Bill was an innovator. He enhanced wet-on-wet oil painting with Magic White™. With it, Bill would change, forever, how artists created their paintings.
In its purest form Magic White™ was a combination of paint, oil, and solvents. These ingredients and a few others create the slick under-surface for Bill’s paintings. Bill’s original intention was to use Magic White™ to mix colors on the canvas. There were other benefits as well.
When Bill created his skies, Magic White™ helped him create the illusion of clouds. He would, as Alexander Master Artist Tom Anderson says, “scrumble” his sky color. (“Scrumble” is a term Tom’s students created. It means a combination of scrubbing and jumbling the paint on the canvas.) Bill would vary the pressure on the brush as he painted in his sky. He would create “pockets” of white within his sky color that would look like distant clouds.
Bill would also create the illusion of depth as he painted down the canvas toward the horizon. He was able to create depth in his paintings by lessening the pressure on his brush. This allowed the Magic White to blend with his sky color and lighten as he approached the horizon. Bill could lay in the basic structure of his painting in a matter of minutes. Bill was able to create stunning skyscapes because of his mastery of this medium.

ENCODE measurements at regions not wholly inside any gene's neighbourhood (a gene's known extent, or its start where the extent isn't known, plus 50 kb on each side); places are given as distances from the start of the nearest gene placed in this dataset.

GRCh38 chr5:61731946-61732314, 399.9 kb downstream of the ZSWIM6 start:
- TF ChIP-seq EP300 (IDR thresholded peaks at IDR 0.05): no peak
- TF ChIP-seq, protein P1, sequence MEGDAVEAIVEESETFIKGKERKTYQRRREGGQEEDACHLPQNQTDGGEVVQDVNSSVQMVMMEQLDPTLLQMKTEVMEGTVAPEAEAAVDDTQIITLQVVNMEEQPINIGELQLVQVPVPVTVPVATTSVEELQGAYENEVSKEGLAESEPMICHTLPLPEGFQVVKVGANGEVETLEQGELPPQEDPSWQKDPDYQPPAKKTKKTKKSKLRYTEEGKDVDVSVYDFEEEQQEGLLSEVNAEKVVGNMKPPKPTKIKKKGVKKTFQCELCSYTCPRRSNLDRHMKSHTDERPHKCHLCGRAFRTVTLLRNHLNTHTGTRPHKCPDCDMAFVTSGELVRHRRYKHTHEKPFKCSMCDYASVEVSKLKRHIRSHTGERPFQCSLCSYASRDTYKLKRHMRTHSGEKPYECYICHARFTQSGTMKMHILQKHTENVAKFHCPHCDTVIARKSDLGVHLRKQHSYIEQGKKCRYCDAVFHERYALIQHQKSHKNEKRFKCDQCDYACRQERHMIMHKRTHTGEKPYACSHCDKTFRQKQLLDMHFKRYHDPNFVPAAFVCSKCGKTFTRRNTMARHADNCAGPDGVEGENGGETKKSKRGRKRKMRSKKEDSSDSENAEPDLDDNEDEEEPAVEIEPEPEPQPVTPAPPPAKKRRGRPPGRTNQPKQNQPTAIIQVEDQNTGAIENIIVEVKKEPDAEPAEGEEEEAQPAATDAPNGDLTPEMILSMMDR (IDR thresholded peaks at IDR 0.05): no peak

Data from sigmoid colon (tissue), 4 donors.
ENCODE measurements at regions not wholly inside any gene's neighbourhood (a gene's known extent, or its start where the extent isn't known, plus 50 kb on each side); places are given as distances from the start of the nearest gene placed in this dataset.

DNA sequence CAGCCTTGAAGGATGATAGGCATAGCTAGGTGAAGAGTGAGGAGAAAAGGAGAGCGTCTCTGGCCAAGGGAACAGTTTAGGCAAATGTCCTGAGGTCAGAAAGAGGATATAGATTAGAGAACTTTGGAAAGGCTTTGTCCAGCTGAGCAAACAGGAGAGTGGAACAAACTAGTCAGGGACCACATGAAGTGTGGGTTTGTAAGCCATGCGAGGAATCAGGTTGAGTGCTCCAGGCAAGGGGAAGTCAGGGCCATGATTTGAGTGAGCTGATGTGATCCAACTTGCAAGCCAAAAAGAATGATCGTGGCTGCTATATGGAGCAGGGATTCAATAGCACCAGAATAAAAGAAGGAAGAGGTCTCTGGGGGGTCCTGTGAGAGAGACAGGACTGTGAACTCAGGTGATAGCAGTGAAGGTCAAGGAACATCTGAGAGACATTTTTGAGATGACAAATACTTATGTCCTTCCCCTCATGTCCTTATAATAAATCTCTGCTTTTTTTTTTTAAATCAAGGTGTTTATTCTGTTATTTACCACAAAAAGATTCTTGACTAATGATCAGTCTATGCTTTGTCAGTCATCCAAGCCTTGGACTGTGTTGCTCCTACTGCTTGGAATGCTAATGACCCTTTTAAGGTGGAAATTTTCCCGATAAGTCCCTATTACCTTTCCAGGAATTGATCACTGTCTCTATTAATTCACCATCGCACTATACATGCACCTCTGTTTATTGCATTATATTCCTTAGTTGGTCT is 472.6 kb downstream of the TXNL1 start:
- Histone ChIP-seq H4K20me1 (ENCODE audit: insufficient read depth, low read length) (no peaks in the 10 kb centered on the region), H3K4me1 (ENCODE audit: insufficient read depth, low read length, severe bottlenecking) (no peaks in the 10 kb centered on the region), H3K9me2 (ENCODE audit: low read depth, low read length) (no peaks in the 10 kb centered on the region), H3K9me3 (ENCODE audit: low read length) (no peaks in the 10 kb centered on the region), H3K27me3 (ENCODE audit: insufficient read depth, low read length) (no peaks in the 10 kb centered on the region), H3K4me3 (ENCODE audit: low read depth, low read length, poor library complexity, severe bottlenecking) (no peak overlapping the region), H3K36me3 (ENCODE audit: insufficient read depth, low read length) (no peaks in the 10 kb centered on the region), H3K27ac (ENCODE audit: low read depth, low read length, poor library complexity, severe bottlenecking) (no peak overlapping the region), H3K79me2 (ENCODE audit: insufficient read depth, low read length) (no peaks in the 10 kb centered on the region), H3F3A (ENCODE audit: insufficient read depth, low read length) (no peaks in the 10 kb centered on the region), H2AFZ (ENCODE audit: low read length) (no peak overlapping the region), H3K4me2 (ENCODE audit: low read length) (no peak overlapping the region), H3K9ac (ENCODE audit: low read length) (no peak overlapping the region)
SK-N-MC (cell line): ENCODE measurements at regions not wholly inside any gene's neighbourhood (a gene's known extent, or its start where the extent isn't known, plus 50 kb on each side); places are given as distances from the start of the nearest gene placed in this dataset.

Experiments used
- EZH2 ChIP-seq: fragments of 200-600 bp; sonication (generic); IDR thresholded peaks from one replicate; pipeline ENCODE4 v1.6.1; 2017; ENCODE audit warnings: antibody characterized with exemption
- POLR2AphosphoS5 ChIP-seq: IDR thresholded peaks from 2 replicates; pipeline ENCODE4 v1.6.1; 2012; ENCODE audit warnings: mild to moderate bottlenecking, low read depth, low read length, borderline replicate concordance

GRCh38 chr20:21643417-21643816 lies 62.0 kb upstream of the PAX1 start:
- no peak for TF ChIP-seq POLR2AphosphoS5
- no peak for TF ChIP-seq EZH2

Bill also created a black medium which allowed him to emphasize highlights. Bill was a master of light. His mastery of chiaroscuro equaled that of Rembrandt and other “Old Masters”.
How do you take such a versatile product and make it better? You’d think it would start with the paint, but you’d be wrong. It starts at a much more basic level – at the level of the artist.
Thick paint the key to mastery
Bill always talked about his rich, thick paint being the key to mastery of his method of oil painting. Why was thick paint so important? While it’s possible to thicken your paint, it’s not easy to do while painting. But, you can make it thinner. Bill did that all the time in his videos. He was always adding Magic White™ to his other colors. This made his paints thinner so he could highlight with those colors. A thick paint is much more adaptable during painting.
In the 1980’s Alexander Art developed a new “soft white” for floral painting. Alexander Art sold three different types of white paint in three different thicknesses. A couple of years ago, we began to think about whether we needed that many white paints. Bill’s method of oil painting was always affordable. You only need a small number of colors and few brushes to create stunning artwork.
If you sell art supplies, we suppose it makes sense to sell lots of colors and many different kinds of brushes . Too many colors and brushes, though, are confusing to new artists and expensive to all artists. We felt the first place to start, then, was with our existing line of paint. We asked ourselves, “Could we streamline it?”
Next Week: Streamline and Innovate!